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Spector, despite being largely considered a fringe player among USMNT fans, has 34 caps for the national team and has been called up by Jurgen Klinsmann as recently as this September’s World Cup qualifying games.
The case for Spector is that he can play on both the left and right of the back line and even as a midfielder. He was also a part of the U.S.’ spectacular run in the 2009 Confederations Cup.
However, Spector is unspectacular in both his attacking and defensive abilities.
He can be beat 1 v. 1 on the outside and, in possession, has a bad habit of dribbling into traffic and losing the ball in dangerous parts of the field.
Although Spector has largely played as an outside back or wide defender in his club career, he may have a chance cracking the U.S. lineup as a center back, a position that the U.S. is notably short of depth.
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Agudelo’s rise to the USMNT has been as dramatic as his fall.
Coming on as a substitute in a November 2010 friendly against South Africa, Agudelo scored a terrific goal in his debut. Then, Agudelo got his 2011 club season off to a spectacular start and added another highlight goal for USMNT fans to drool over.
Agudelo has not been called up to the USMNT squad since May and has had an unspectacular MLS season only scoring two goals in 18 games played.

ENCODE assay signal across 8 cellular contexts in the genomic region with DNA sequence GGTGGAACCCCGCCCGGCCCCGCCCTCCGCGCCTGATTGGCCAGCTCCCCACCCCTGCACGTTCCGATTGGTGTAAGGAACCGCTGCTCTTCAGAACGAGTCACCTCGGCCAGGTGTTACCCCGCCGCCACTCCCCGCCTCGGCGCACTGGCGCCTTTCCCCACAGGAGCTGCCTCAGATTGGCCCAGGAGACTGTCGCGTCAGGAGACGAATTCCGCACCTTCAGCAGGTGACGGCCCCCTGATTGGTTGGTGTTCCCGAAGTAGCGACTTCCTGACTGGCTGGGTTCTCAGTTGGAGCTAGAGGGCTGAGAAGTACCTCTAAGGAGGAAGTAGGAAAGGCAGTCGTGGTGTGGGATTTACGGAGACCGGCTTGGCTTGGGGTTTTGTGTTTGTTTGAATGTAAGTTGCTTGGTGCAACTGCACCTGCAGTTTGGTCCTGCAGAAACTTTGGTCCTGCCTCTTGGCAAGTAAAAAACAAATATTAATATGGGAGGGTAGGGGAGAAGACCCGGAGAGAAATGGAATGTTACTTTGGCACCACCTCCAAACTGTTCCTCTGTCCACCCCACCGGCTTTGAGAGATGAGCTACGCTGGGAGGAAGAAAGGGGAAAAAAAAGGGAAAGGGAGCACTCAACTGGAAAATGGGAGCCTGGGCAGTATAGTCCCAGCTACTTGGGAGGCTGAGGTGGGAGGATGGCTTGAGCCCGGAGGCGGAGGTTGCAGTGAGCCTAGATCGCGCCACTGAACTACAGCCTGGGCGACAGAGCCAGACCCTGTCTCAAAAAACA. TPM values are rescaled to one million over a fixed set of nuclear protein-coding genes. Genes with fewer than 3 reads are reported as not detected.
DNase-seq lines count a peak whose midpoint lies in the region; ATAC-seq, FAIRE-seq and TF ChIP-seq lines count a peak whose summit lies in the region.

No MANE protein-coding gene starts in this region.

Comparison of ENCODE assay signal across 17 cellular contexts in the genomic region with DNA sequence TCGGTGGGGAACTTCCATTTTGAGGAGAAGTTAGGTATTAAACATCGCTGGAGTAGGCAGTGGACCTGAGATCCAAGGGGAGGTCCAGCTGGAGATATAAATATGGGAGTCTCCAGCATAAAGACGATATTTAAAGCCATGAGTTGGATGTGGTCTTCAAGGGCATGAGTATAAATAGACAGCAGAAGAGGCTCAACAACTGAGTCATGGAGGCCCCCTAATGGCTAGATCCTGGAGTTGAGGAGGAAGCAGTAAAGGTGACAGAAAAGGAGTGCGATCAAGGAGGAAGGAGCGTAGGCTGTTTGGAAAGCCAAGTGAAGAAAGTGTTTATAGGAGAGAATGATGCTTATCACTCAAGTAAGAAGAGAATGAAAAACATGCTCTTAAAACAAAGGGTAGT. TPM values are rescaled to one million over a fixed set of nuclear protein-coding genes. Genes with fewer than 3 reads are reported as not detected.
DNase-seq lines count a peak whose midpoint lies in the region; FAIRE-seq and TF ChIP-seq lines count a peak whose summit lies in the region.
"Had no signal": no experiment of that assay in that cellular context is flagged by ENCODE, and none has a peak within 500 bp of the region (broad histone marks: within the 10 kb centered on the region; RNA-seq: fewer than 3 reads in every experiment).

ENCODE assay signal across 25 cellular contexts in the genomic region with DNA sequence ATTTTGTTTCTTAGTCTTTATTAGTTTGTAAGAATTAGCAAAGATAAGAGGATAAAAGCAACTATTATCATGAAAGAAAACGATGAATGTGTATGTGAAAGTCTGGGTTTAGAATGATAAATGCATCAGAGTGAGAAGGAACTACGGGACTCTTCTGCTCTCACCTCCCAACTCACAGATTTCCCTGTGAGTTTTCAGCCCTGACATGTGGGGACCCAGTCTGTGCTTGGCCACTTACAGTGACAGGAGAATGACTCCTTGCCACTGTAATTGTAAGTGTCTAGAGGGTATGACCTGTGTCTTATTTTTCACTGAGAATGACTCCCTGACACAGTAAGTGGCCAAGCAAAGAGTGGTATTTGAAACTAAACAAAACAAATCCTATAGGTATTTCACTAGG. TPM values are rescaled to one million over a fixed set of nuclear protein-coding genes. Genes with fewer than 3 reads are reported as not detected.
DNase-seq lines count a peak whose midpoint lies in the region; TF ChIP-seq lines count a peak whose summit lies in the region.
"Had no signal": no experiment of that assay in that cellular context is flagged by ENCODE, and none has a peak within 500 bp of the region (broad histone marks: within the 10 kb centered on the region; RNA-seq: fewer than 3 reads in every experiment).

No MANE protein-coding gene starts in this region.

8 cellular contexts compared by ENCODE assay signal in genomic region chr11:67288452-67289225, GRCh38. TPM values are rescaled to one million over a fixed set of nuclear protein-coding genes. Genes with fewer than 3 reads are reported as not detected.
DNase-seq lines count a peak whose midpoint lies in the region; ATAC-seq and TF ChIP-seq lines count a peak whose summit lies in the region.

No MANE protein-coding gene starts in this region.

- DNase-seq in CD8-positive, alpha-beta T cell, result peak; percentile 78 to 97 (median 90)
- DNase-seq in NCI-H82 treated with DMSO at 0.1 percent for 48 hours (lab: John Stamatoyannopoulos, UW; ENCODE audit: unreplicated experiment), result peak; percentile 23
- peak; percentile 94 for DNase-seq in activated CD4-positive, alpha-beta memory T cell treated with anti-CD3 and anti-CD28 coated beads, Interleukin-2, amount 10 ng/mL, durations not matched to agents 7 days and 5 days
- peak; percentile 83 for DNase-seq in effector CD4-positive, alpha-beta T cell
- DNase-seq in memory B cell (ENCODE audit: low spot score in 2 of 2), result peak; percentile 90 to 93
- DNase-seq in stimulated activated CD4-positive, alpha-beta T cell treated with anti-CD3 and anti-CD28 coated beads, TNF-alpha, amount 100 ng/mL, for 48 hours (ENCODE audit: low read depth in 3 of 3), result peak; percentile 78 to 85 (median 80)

The upside for Agudelo is that he is only 19 years old and is clearly loaded with natural ability. The downside is that he will have to battle Clint Dempsey, Herculez Gomez, Jozy Altidore, Eddie Johnson, Terrence Boyd and Chris Wondolowski for one of four probable forward roster spots.
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Club success does not necessarily translate into national team success.
Despite leading MLS with an amazing 26 goals, Wondolowski was left off Jurgen Klinsmann’s most recent roster.
In eight appearances for the USMNT, Wondolowski has yet to score. That scoreless streak has included one incredible miss in the 2011 Gold Cup and being stymied on repeated occasions in the January friendlies by some excellent goalkeeper play.
Wondolowski also faces a strong USMNT forward pool and is unlikely to unseat Clint Dempsey or Herculez Gomez and will struggle to compete with Eddie Johnson, Jozy Altidore, Terrence Boyd and Juan Agudelo for a roster spot.
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The overwhelming majority of USMNT fans have seen little to justify the repeated call-ups of Kyle Beckerman to the national team roster, but this hasn’t stopped Klinsmann from giving him repeated call-ups and caps.
In last week’s World Cup qualifiers, Klinsmann appeared to have finally realized he is wrong about Beckerman as Beckerman failed to make an appearance. However, that didn’t stop him from being included on the roster in the first place.
The U.S. possesses a number of players who can fill Beckerman’s defensive midfield role and, in fact, do it better, including Maurice Edu, Jermaine Jones, Michael Bradley and Danny Williams.